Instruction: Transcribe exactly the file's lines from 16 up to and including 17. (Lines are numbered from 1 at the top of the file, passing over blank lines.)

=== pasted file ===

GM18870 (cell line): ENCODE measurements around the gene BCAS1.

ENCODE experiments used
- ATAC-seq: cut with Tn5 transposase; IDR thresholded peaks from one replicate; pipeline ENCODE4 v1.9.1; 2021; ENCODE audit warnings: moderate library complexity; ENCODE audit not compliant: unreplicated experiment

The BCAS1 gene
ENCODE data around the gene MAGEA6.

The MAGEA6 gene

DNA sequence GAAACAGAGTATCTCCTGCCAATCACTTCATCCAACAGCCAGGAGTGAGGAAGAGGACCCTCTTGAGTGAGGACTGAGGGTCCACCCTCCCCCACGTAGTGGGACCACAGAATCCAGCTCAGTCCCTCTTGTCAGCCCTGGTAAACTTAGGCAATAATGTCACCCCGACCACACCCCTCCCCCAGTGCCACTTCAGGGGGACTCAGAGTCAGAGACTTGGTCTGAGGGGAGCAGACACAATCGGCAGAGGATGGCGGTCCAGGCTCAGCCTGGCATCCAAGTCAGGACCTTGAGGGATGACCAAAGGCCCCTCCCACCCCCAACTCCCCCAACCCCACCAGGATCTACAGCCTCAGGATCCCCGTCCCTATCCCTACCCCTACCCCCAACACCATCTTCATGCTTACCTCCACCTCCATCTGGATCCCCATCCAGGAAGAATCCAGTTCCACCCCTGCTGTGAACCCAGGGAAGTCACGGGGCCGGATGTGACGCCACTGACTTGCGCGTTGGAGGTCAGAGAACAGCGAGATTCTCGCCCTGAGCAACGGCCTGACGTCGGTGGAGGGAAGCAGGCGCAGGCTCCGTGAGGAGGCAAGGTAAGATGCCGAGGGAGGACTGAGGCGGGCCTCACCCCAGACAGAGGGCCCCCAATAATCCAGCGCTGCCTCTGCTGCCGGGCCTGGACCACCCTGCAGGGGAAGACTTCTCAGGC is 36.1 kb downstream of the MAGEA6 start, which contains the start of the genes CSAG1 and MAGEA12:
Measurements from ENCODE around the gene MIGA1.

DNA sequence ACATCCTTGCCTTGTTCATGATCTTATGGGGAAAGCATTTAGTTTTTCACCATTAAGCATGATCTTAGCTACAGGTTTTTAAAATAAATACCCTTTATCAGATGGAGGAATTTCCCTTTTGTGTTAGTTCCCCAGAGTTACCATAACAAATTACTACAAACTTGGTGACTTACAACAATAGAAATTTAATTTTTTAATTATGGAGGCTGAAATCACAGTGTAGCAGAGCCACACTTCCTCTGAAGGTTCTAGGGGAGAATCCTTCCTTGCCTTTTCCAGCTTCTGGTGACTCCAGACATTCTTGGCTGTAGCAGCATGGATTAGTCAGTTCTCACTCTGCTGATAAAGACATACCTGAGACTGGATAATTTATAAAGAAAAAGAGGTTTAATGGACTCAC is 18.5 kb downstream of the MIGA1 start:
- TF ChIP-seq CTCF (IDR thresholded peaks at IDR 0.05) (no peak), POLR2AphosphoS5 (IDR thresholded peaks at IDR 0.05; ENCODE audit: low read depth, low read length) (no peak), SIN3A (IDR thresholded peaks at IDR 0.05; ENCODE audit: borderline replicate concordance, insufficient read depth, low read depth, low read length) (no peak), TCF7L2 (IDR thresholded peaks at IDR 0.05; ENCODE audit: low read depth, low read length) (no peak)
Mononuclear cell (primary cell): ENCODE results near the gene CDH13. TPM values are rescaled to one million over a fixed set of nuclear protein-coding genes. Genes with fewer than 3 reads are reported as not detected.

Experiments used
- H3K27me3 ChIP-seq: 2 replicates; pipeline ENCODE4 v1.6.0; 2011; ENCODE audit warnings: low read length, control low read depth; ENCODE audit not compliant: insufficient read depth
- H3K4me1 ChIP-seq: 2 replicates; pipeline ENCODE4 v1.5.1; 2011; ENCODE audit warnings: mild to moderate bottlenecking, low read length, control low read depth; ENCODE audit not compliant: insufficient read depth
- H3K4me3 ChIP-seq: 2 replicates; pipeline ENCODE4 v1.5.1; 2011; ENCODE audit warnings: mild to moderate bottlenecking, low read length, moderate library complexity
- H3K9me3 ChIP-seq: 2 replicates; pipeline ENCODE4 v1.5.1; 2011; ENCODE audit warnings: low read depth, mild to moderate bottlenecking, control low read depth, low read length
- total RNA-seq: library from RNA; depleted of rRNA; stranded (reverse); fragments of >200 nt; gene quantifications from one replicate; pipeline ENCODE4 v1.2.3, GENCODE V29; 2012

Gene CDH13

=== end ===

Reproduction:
- H3K9me3 ChIP-seq: 2 replicates; pipeline ENCODE4 v1.5.1; 2011; ENCODE audit warnings: low read depth, mild to moderate bottlenecking, control low read depth, low read length
- total RNA-seq: library from RNA; depleted of rRNA; stranded (reverse); fragments of >200 nt; gene quantifications from one replicate; pipeline ENCODE4 v1.2.3, GENCODE V29; 2012